“There used to be one fat kid in the class, and, yes, we said, ‘fat’,” he said. “Now we have a generation of fat people who have grown up on junk food, with sedentary lifestyles.”
Obesity is part of the “I don’t care” trend, Celente said. “The loss of pride and self-respect is endemic.”
The blame has shifted from “personal responsibility” to “a community problem”, according to a 2014 study of 38,625 adults and 3,518 healthcare professionals, said co-author Diana Thomas, director of the Center for Quantitative Obesity Research in Montclair, New Jersey.
Preceding the shift, Thomas noted, was the American Medical Association’s classification of obesity as a “disease” in 2013.
Fortunately, intervention helps. Obese pregnant women who participate in intensive nutritional diets and exercise in their first trimesters are less likely to gain excess weight or have macrosomia, C-sections, preeclampsia or hypertension than peers with standard prenatal care, according to a 2014 study by the Capital Medical University in Beijing, China.
It’s all about education – not just for pregnant women, but also for the medical community, Neff said.
The obese woman should view pregnancy as “a great window of opportunity to learn from her doctor and make changes”, said Michael Goran, director of the University of Southern California’s Childhood Obesity Research Center.
| BEWARE BEAUTY TREATMENT DURING PREGNANCY |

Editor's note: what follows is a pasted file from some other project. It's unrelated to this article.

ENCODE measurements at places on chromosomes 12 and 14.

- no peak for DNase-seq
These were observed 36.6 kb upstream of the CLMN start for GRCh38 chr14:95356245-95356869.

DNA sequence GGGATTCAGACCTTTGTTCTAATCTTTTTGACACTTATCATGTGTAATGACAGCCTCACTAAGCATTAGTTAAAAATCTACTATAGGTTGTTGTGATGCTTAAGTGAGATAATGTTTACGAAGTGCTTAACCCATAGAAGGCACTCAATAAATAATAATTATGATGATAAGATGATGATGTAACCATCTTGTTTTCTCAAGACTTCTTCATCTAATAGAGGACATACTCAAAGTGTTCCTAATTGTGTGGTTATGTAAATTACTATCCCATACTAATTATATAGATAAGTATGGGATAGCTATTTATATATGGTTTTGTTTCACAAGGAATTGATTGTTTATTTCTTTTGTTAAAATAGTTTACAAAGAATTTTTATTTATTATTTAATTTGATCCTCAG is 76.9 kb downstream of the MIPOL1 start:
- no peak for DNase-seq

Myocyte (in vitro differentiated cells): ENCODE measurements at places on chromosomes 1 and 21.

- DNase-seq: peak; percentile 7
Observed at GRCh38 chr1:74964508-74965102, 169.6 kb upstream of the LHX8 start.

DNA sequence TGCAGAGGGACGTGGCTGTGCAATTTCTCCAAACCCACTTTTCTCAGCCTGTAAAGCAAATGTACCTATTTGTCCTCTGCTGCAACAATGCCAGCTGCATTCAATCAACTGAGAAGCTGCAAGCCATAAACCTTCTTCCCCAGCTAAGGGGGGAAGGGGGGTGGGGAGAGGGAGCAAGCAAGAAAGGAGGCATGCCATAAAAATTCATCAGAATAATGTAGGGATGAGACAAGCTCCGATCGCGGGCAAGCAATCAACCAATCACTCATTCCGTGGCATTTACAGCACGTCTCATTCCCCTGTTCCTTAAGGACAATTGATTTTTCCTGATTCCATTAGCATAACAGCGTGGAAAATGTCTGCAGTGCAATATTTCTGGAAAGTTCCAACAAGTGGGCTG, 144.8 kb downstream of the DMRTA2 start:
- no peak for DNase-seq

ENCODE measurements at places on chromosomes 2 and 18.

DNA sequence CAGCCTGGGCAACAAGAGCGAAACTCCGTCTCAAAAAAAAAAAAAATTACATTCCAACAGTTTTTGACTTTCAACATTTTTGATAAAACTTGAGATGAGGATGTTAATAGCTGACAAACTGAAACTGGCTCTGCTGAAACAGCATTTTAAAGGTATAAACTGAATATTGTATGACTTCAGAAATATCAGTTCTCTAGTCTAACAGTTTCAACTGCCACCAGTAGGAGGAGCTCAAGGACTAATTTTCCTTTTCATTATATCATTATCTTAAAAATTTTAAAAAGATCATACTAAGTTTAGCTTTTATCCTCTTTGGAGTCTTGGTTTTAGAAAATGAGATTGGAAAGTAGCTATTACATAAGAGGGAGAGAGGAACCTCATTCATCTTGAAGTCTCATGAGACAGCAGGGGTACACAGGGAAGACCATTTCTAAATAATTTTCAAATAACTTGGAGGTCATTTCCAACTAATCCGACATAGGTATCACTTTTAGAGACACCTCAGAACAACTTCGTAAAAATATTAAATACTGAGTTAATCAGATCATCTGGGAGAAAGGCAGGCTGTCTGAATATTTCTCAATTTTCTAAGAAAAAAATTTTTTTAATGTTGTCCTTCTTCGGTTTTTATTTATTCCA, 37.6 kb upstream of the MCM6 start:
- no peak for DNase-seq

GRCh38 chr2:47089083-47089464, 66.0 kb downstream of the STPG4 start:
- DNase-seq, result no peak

Consider these tips
First, achieve mental health. Liza Vismanos, 36, of Los Angeles, worked with a trainer to get “in shape physically mentally and spiritually” pre-pregnancy, she said. During pregnancy, she “gained weight gracefully. Afterward I lost it because I had gone from the crazy cardio exerciser to calm”.
Consult the scale. A normal-weight woman, for example, should gain 11kg to 16kg during pregnancy, depending on her height, according to the American College of Obstetricians and Gynecologists. Obese women should gain 5kg to 9kg.
Listen to your body. “Just as you stay away from alcohol and sushi, stay away from sugary beverages, too,” Goran said. Pregnancy is not a time to indulge, according to Artal. “Just continue to exercise and eat well,” he said.
- Include your partner in your exercise-and-diet team.
- Ignore websites that urge you to dismiss doctors’ warnings, King said. “It’s fine to be ‘bold and beautiful’, if it’s just you, but it’s not fair to the baby,” she said.
- Use an activity device that reminds you to “keep active all day”, Neff said. “Take the stairs, get off the bus a stop early, park in a farther spot.”
- Aim for a realistic weight-loss goal, Neff said. “Even 5% or 10% can significantly affect your pregnancy,” she said.
Take an online exercise class from an instructor who has been there, done that, like Kelly Coffey, 35, of Northampton, Massachusetts, who became a personal trainer after having gastric-bypass surgery, then having children.
Bottom line, we have only begun to understand the effects of obesity on pregnancy, the doctors said.
It’s no longer just about losing your post-prego baby bump. “It’s about taking charge of your health for the sake of your baby,” Coffey tells her students. “Lose the weight now, before you get pregnant, or I’m going to tell you to do it before you have another baby.” – Chicago Tribune/Tribune News Service